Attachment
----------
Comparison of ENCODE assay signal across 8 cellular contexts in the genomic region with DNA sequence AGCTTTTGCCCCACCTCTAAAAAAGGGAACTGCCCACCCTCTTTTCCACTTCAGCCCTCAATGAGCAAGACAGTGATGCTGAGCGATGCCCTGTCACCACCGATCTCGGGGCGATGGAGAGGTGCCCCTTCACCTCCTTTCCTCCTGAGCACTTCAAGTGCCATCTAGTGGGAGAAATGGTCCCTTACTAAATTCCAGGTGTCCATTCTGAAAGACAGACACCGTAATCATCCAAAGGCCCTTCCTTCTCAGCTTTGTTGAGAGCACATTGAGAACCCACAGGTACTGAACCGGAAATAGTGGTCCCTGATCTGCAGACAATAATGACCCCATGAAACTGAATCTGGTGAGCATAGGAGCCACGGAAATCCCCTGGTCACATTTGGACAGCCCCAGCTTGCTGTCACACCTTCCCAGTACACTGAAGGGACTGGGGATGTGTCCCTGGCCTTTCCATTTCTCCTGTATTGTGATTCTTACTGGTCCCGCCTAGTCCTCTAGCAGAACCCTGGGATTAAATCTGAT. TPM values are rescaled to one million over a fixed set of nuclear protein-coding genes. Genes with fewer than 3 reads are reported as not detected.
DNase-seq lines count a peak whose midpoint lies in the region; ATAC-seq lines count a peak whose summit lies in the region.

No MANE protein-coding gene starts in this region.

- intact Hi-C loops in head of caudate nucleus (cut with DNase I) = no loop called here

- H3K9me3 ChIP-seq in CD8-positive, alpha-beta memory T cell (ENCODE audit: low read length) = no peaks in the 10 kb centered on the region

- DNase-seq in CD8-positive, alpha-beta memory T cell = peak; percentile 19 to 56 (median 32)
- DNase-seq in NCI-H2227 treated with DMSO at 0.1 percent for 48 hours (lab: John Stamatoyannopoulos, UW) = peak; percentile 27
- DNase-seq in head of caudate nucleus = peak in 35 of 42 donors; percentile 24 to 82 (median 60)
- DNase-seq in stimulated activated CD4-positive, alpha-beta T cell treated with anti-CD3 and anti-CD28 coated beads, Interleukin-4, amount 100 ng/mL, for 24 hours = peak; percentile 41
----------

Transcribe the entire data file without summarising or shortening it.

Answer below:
Comparison of ENCODE assay signal across 8 cellular contexts in the genomic region with DNA sequence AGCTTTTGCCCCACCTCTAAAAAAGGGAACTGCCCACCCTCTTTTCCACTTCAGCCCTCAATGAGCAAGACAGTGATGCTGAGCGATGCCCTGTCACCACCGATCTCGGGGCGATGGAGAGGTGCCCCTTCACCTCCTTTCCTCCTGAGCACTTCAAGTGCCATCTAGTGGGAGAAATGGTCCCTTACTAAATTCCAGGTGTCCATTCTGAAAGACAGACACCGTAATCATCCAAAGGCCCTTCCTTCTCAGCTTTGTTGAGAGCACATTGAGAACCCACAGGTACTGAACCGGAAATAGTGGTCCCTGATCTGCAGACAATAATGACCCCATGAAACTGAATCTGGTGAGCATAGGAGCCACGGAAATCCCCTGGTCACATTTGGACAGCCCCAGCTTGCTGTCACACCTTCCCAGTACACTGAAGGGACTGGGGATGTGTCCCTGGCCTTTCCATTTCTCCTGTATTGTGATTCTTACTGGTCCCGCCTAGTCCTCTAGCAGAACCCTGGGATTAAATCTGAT. TPM values are rescaled to one million over a fixed set of nuclear protein-coding genes. Genes with fewer than 3 reads are reported as not detected.
DNase-seq lines count a peak whose midpoint lies in the region; ATAC-seq lines count a peak whose summit lies in the region.

No MANE protein-coding gene starts in this region.

- intact Hi-C loops in head of caudate nucleus (cut with DNase I) = no loop called here

- H3K9me3 ChIP-seq in CD8-positive, alpha-beta memory T cell (ENCODE audit: low read length) = no peaks in the 10 kb centered on the region

- DNase-seq in CD8-positive, alpha-beta memory T cell = peak; percentile 19 to 56 (median 32)
- DNase-seq in NCI-H2227 treated with DMSO at 0.1 percent for 48 hours (lab: John Stamatoyannopoulos, UW) = peak; percentile 27
- DNase-seq in head of caudate nucleus = peak in 35 of 42 donors; percentile 24 to 82 (median 60)
- DNase-seq in stimulated activated CD4-positive, alpha-beta T cell treated with anti-CD3 and anti-CD28 coated beads, Interleukin-4, amount 100 ng/mL, for 24 hours = peak; percentile 41